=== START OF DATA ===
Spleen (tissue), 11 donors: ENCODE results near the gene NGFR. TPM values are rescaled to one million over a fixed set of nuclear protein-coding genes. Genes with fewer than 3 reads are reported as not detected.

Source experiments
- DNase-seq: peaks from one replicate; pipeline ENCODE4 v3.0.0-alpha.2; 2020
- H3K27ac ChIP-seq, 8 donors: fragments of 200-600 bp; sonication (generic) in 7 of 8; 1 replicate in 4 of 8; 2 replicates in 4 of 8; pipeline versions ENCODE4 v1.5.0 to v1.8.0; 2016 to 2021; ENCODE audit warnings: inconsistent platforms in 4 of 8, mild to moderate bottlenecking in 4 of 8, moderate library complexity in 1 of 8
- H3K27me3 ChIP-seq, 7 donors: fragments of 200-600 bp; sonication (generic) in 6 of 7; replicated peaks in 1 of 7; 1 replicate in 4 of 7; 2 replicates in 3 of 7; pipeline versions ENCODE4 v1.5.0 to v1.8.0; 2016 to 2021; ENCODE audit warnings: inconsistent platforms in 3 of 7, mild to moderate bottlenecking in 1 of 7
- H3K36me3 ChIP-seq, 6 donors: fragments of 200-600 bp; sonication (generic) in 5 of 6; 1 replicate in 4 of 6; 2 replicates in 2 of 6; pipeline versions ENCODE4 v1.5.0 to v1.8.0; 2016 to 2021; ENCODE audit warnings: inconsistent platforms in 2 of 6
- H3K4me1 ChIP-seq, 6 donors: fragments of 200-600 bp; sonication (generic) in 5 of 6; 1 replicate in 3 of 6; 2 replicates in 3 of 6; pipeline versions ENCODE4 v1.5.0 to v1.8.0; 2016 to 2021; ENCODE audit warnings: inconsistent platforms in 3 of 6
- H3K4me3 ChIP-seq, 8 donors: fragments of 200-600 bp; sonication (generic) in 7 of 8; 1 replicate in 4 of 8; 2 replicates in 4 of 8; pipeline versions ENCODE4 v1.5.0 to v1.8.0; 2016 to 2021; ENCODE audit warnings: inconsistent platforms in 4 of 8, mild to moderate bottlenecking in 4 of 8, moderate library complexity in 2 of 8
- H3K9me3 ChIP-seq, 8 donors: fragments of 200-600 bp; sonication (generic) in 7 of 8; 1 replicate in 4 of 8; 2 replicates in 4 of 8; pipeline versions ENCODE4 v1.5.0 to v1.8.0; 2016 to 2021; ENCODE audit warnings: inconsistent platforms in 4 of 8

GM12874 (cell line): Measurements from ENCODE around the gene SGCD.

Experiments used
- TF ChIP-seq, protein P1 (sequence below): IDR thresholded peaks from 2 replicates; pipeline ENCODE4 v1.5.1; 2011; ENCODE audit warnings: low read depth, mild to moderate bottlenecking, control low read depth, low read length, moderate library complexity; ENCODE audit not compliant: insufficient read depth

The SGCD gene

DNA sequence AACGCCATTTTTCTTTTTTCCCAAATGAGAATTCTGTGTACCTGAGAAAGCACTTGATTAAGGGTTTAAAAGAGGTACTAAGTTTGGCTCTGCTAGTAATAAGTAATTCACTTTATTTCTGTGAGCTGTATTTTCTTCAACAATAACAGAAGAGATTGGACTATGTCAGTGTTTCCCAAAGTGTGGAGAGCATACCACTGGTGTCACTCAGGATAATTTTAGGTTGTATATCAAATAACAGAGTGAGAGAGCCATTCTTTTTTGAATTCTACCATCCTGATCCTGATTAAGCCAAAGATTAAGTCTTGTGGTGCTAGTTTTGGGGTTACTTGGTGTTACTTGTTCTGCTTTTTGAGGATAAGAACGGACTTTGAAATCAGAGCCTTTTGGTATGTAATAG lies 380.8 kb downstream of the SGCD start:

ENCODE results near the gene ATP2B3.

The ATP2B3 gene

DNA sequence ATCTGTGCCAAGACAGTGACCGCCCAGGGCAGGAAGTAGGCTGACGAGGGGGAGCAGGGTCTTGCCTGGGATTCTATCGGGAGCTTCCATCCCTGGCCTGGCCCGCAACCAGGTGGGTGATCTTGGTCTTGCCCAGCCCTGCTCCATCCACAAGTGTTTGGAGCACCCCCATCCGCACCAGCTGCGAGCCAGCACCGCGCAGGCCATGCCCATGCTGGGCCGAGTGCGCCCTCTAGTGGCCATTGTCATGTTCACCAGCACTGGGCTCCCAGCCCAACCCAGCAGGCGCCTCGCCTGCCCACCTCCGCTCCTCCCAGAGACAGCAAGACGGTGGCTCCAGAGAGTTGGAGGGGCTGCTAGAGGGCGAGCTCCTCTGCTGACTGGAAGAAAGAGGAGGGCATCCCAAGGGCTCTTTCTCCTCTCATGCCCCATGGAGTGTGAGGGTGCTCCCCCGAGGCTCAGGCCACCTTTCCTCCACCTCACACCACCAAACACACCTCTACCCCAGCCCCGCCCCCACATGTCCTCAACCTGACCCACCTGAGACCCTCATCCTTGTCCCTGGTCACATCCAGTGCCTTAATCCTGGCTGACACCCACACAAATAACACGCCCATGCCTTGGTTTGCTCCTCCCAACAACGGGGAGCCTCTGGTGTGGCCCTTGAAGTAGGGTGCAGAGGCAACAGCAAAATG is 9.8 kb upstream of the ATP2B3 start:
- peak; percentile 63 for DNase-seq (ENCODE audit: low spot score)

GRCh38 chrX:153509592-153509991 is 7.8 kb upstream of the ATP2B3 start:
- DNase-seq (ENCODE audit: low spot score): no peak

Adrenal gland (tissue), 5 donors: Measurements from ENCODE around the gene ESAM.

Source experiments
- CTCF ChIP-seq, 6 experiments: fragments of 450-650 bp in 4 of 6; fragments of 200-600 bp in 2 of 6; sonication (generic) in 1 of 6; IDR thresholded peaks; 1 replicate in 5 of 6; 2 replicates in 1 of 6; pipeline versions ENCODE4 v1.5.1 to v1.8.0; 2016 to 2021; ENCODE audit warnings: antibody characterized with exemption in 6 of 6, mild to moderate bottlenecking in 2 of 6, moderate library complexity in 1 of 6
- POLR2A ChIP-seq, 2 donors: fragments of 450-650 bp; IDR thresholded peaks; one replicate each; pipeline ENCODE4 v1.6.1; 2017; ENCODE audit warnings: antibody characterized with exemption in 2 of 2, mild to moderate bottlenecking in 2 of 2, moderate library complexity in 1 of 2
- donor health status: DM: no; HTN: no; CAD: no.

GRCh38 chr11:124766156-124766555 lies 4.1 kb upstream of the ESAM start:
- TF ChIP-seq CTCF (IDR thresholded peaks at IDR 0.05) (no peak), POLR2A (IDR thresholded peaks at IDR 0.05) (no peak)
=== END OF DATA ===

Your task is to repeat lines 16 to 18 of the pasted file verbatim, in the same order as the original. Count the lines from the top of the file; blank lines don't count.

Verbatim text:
The ATP2B3 gene

DNA sequence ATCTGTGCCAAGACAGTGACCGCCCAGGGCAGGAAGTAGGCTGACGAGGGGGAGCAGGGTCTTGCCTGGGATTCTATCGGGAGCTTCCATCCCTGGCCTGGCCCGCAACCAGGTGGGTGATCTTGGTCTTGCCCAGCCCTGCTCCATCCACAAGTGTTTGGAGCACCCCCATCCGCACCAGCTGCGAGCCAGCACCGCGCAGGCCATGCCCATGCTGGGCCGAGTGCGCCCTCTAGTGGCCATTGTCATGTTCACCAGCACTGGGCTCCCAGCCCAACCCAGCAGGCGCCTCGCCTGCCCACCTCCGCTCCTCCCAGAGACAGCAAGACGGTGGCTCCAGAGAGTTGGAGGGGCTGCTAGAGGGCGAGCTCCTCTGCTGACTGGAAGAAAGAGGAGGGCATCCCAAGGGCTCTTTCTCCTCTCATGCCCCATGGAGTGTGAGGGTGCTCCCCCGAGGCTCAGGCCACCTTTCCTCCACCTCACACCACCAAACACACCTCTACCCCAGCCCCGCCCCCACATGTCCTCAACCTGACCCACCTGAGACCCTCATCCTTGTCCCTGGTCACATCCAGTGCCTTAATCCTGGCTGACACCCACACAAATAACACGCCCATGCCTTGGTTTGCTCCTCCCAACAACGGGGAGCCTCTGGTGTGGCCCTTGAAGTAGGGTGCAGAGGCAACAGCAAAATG is 9.8 kb upstream of the ATP2B3 start:
- peak; percentile 63 for DNase-seq (ENCODE audit: low spot score)